At BNL, big ideas come from thinking really small

BNL scientist Oleg Gang: The building blocks of the future, though tiny, hold enormous promise.

By GREGORY ZELLER // And you thought only children built with blocks.

Brookhaven National Laboratory scientists do, too – only their blocks are about one-billionth of a meter long and are held together by synthetic DNA strands. And it’s not actually the scientists doing the building, but the blocks themselves: Those strands, while much shorter than the twisted-ladder chains comprising, say, human cells, are encoded with instructions that enable the nanoparticles to “self-assemble.”

Mind blown yet? If not, consider this: While current technological limitations make handling nanoparticles time-consuming and cost-prohibitive, the potential of “nano-assembly” is virtually unlimited – as in, changing everything we know about the physicality of things and rewriting everything from energy production to construction. Yeah, nanoparticles are tiny. But this is huge.

A pair of studies published Monday in the London-based science journals Nature Materials and Nature Nanotechnology detail how BNL scientists are using DNA to combine nanoparticles and create new materials for all kinds of intriguing applications, including so-called “energy harvesting.” There’s enough scientific mumbo-jumbo at play to fill a textbook, but the upshot is this: Researchers can basically use lasers to train nanoparticles to stitch themselves into useful configurations.

Or, as scientist Kevin Yager of BNL’s Center for Functional Nanomaterials succinctly noted, to “design materials that build themselves.”

That’s a fairly simplistic summation of an amazingly complex process, but according to BNL physicist Oleg Gang, a Ukrainian immigrant and leader of the lab’s DNA-enabled nano-assembly efforts, it’s spot-on.

“We have these very small building blocks that we cannot handle with our hands or with a machine,” Gang said. “So we have to set up the right conditions and give those blocks the right instructions to do the job on their own.”

Using synthetic DNA as a sort of construction scaffolding – or the “glue” holding the tiny blocks together – has already resulted in a variety of nanoparticle assemblies. In one experiment, the BNL team gained precise enough control to place nanoparticles into predictable geometric configurations; potentially, this could allow researchers to orchestrate nanoparticles into materials that regulate energy flow, rotate light or deliver biomolecule payloads.

Other experiments have focused on combining nanoparticles that absorb light with nanoparticles that separate charges, thereby generating electricity.

“Some particles can manipulate light,” Gang noted. “Another can work as an antenna, another can work almost like a lens, magnifying an electromagnetic field. These are very simplistic analogies, but they are basically correct.”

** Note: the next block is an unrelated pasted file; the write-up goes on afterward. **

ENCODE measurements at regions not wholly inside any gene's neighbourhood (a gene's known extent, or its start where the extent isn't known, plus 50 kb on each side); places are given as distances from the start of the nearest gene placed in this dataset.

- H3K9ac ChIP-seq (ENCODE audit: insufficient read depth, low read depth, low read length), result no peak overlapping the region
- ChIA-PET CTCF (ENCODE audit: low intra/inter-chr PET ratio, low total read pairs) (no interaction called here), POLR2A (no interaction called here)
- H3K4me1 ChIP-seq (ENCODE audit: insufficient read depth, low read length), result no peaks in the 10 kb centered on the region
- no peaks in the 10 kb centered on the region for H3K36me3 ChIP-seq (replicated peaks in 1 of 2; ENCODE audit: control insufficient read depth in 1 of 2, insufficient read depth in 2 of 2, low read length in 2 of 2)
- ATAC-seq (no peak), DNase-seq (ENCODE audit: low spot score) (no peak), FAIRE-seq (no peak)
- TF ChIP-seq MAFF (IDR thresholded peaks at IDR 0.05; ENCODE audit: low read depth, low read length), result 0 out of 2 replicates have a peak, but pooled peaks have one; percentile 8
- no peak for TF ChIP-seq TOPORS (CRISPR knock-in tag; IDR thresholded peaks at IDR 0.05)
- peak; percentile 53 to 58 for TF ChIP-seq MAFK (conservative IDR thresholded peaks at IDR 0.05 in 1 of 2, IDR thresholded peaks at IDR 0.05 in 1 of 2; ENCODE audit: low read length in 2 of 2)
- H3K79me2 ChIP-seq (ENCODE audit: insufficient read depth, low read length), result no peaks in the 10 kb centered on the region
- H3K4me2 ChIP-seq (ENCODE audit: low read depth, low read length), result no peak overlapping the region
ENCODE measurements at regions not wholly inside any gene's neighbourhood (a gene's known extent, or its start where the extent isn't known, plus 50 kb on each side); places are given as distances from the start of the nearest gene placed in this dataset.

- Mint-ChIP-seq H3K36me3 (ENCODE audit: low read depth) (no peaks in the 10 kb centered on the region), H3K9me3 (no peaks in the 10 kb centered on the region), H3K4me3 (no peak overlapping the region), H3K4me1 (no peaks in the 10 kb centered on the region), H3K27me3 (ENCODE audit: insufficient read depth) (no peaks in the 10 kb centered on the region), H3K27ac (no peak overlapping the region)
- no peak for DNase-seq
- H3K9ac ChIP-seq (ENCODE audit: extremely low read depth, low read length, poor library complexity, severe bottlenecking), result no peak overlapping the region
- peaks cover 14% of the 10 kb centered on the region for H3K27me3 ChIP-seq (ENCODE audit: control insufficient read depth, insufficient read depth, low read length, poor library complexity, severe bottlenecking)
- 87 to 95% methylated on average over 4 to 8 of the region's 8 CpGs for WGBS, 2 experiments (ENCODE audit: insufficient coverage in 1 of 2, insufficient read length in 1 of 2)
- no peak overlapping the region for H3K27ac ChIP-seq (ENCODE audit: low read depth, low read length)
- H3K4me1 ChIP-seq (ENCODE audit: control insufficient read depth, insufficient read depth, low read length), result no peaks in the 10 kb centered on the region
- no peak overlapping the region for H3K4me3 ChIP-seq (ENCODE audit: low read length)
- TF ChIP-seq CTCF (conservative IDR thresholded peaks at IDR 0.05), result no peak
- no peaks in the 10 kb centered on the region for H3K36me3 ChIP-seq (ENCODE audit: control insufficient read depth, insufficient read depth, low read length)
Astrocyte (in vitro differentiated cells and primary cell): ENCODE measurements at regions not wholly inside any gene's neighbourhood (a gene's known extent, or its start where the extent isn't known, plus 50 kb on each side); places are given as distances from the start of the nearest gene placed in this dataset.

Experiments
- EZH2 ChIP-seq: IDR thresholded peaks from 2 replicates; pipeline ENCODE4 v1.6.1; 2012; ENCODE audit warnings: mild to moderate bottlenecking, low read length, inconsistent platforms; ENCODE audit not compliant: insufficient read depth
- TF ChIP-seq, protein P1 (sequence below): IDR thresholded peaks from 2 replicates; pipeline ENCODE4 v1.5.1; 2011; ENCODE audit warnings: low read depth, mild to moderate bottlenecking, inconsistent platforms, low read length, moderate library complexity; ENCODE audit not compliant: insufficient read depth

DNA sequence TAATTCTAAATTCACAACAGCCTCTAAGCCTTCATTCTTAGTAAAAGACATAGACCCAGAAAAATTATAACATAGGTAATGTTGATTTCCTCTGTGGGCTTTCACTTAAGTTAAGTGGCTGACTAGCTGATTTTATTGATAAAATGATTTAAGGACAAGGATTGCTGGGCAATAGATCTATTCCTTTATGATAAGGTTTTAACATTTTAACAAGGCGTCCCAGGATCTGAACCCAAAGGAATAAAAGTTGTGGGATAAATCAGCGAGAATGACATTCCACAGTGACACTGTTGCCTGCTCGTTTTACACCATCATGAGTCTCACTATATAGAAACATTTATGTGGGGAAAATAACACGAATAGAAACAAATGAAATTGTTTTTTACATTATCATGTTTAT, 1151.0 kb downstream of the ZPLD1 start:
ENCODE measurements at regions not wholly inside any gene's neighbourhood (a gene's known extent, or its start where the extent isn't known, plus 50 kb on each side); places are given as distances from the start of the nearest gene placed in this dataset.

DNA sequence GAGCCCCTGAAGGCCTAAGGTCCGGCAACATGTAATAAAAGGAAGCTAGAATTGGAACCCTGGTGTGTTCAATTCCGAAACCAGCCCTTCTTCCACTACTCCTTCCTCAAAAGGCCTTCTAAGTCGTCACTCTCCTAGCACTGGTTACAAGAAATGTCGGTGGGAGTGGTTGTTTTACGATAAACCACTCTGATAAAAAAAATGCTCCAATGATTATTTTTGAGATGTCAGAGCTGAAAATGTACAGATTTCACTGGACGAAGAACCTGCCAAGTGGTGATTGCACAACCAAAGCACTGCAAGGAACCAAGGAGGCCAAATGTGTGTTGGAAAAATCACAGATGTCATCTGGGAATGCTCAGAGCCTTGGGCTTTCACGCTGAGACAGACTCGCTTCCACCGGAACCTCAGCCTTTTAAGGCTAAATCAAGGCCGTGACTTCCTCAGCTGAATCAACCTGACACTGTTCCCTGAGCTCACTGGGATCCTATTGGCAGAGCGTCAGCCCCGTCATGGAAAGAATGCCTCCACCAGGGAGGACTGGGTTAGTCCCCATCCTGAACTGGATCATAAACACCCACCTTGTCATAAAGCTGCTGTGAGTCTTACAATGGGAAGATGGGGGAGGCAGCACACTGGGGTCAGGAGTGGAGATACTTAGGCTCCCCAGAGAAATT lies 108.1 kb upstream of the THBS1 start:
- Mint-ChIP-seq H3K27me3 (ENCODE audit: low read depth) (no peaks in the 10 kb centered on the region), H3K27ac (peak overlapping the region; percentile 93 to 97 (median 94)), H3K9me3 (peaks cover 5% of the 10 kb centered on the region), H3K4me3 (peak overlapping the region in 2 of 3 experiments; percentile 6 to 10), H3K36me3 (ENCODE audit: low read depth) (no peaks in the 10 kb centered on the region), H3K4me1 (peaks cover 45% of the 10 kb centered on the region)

It sounds simple enough, but to really get it, a bit of un-learning may be required. Hear the term “build” and you might visualize those colorful blocks of your youth, or some other process whereby physical objects are arranged to create a structure. What Gang’s team is doing is more organic – a “manufacturing process,” the physicist noted, “in some ways analogous to how plants are created, or any kind of biological process.”

“They’re not created by somebody putting one cell next to another next to another,” he said. “That’s how cars and computers and cell phones and everything else are created. But it’s not how biological organisms are created. This is a self-organization process in which we can create materials, even complex devices, in a way similar to how biology works.

“You put the components together in a cup,” he added. “They are smart enough to form an object. We don’t control the growth, it just happens on its own. You put components in a cup, and you get a cell phone out of the cup.”

Here Gang corrects himself – “The particles are not smart” – and stresses that human intervention is still required: Scientists must supply “very simplistic instructions” through the DNA strands to get the nanoparticles to play nice.

Another simplified analogy: a key and a lock that only work in combination. The idea is to pair the nanoparticle combinations in a way that produces the desired result, Gang said, and “there are a huge number of potential combinations.”

Hypothetically, this technology would be easily scalable; after all, “if you can do this with two particles,” according to Gang, “you can do it with many particles.” That means creating complex devices like that cell-phone-in-a-cup isn’t out of the question, and neither is using nano-assembly technology as an energy source.

Gang doesn’t imagine nano-assemblies being used to power something as large as a house or a car, but combine enough nanoparticles in an “energy harvesting” configuration and the notion of powering a tiny medical device implanted in the human body – or even something as big as that organically grown cell phone – isn’t unreasonable.

“There are a million different applications where you need smaller amounts of energy,” he noted.

The scientist bristles at the notion that this might all be just theoretical, noting BNL’s National Synchrotron Light Source has allowed his team to observe the manipulated nanoparticles at work and even see final structures. “We’re experimentalists,” Gang noted. “We only deal with reality.”

Predicting when the technology might be ready for commercialization, however, “is difficult.”

“It’s not going to happen tomorrow,” Gang said. “But I honestly think it’s feasible that 10 years from now, this is how it’s going to be.”